Policy Exchange’s latest report rather proves the case of institutional Islamophobia
Policy Exchange’s latest report ‘On Islamophobia’ is an equal combination of comedy and tragedy. Its comedic and tragic aspects both emanating from the ludicrous conspiracy woven by its authors with regard to various Muslim organisations and allies in the struggle against Islamophobia and other forms of racism in civil society, politics, the media and academia. One would laugh, were it not for the fact that think tanks like PE sit atop a hierarchy of privilege and power as compared to those they lambast, and their words have the power to negatively impact Muslims who argue that anti-Muslim racism / Islamophobia is a real lived experience and an institutional form of racism.
It is significant that the authors focus, in the case of IHRC in large part on our fundraising satirical event, the Islamophobia Awards, yet avoid mentioning twenty plus years of rigorous academic work on both the statistical experience of Islamophobia as well as its causes and impact. We assume that they do not deal with the findings and arguments because they comprehensively undermine PE’s theses.
It is perhaps worth noting that despite now inferring that the Islamophobia Awards are problematic, the report’s co-author Trevor Phillips, then head of the CRE wrote to IHRC in that capacity in 2003  apologising for being unable to attend the event due to an overseas commitment and then proceeding to laud the event, stating:
“I would like to take this opportunity to say what a good idea these awards are. There is a very compelling case for using humour to deal with difficult and serious issues such as Islamaphobia. The rise in anti-Muslim incidents is indeed alarming and I completely agree with you that there should be legislation to rule both this and and discrimination on the grounds of any religion. If you have any research on this issue which helps build the case in favour of legislation, I would be very interested in seeing it.”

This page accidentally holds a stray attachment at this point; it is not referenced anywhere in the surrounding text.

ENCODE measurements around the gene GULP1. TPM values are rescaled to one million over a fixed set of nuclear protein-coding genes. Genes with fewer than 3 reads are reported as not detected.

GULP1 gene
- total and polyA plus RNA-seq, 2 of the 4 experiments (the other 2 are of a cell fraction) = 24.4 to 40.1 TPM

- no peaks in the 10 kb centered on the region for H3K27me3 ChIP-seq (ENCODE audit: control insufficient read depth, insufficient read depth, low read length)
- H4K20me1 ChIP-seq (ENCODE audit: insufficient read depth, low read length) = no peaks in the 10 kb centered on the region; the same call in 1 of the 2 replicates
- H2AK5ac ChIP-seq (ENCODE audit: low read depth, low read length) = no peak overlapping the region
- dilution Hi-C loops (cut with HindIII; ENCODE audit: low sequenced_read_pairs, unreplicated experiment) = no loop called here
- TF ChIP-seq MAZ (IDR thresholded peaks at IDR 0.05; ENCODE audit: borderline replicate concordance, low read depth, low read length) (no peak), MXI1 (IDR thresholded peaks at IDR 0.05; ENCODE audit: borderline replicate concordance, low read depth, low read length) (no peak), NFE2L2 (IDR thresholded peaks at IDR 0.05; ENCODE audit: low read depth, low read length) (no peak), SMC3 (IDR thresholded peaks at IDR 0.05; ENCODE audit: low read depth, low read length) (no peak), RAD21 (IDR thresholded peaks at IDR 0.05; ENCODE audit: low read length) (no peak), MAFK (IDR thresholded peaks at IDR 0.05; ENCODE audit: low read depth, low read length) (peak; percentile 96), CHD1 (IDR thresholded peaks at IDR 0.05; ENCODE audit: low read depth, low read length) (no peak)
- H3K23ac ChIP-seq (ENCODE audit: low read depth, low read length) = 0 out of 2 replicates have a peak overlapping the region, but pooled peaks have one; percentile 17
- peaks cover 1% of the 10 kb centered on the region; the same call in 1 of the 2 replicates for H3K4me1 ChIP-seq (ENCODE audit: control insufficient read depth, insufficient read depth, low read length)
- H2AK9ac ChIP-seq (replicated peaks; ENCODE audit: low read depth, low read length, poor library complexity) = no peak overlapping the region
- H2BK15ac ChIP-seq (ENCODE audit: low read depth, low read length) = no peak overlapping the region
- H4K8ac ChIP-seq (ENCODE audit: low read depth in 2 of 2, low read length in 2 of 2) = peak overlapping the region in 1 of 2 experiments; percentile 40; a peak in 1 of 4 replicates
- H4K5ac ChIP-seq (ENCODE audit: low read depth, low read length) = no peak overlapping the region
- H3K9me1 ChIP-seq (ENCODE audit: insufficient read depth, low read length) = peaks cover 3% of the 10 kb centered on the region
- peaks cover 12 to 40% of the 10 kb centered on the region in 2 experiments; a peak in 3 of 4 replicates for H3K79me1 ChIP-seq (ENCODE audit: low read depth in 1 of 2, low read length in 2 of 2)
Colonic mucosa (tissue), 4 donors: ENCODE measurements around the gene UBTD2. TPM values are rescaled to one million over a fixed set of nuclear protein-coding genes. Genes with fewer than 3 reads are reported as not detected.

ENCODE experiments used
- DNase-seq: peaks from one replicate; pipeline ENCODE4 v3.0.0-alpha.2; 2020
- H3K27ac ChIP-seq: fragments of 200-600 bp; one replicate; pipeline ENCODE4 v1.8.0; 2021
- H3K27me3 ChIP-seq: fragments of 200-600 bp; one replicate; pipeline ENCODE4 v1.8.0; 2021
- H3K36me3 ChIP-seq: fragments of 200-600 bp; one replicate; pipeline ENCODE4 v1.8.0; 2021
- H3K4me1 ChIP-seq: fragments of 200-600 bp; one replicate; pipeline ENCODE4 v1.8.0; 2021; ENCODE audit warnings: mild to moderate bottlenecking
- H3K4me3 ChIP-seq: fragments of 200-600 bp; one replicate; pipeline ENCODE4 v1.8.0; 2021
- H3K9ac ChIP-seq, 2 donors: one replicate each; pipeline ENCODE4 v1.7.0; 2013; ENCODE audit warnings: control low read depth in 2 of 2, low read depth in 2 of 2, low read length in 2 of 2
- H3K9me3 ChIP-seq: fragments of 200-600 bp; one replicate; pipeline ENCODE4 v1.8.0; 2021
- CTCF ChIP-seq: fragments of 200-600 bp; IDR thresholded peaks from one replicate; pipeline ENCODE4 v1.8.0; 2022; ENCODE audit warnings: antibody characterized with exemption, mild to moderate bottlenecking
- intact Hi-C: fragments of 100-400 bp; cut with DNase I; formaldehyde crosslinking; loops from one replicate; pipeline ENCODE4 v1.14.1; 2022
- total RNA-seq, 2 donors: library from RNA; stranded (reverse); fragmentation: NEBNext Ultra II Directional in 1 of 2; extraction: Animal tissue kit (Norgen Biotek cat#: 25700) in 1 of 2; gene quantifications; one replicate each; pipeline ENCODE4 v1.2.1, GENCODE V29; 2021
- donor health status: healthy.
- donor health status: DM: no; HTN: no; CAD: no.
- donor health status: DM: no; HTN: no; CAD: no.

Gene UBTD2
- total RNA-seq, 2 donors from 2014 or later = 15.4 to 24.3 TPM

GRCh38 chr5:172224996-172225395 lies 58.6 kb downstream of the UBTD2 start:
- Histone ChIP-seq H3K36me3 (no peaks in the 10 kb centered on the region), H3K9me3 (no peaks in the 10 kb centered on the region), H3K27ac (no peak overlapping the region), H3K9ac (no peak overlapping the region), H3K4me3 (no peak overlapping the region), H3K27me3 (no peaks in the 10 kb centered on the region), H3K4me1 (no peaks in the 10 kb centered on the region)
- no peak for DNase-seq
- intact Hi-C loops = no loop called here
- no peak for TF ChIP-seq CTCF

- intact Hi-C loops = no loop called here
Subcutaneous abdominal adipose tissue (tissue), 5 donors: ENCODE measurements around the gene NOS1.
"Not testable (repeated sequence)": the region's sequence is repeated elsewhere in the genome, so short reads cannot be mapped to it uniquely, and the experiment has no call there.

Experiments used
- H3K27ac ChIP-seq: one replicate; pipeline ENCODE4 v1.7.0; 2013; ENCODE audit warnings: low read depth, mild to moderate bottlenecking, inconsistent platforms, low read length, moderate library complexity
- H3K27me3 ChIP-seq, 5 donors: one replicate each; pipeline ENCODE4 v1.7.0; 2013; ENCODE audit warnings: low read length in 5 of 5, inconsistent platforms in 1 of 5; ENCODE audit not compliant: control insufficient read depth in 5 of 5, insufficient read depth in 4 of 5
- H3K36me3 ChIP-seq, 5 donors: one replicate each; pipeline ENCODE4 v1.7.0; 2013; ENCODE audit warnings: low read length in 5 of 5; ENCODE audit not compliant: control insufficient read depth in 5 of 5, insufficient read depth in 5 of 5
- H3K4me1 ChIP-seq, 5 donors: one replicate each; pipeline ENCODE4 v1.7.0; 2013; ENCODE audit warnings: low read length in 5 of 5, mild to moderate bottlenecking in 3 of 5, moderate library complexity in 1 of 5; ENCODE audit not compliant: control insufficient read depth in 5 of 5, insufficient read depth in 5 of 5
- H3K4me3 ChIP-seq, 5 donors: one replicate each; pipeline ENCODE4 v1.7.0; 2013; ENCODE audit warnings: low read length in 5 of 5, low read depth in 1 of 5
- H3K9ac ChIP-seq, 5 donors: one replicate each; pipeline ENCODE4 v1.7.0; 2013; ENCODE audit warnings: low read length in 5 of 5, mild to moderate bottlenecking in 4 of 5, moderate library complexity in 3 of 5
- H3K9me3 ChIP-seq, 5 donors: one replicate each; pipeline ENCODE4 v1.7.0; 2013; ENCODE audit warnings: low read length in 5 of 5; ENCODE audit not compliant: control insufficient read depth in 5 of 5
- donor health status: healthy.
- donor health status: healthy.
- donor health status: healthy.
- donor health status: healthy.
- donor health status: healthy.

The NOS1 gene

He ends the letter, “I hope we will have the opportunity to work together in the future.”
Whilst it is clear, Philips no longer carries a flame for IHRC, it is probably better he does not try to erase his relationship with that he now decries. This is not Phillips’ only laudatory comment regarding the Awards from that period of time.
There is significant research in existence, including that of IHRC that makes the case for the existence of structural Islamophobia and an increase in hate crimes, discrimination and many other forms of everyday Islamophobia. The PE report briefly avers to the Counter Narratives to Islamophobia project funded by the EU that IHRC was a partner in with six universities, albeit to infer that this is something sinister too. That project looks at the UK (as well as 7 other European countries) and interviews a wide cross section of actors on the topic.
If PE wishes to take a contrarian stance that is their right. However by not engaging with actual work and concerns but slipping into contradictory and demonising narratives they have rather proven the case for Islamophobia as a major structural force for ill.
For further comment or information please contact the IHRC Press Office on (+44) 20 8904 4222 or firstname.lastname@example.org.
Notes to editors:
 Two such examples are (i) the Joseph Rowntree Charitable Trust funded ‘British Muslims’ Expectations of the Government project’ (2004 – 2007) and; (ii) the ‘Muslim Experiences of Hostility and Discrimination’ project 2009 – ongoing. Please contact us on the numbers above for review copies of the full reports / books.
 The full PDF of the letter can be found here. Or read it below.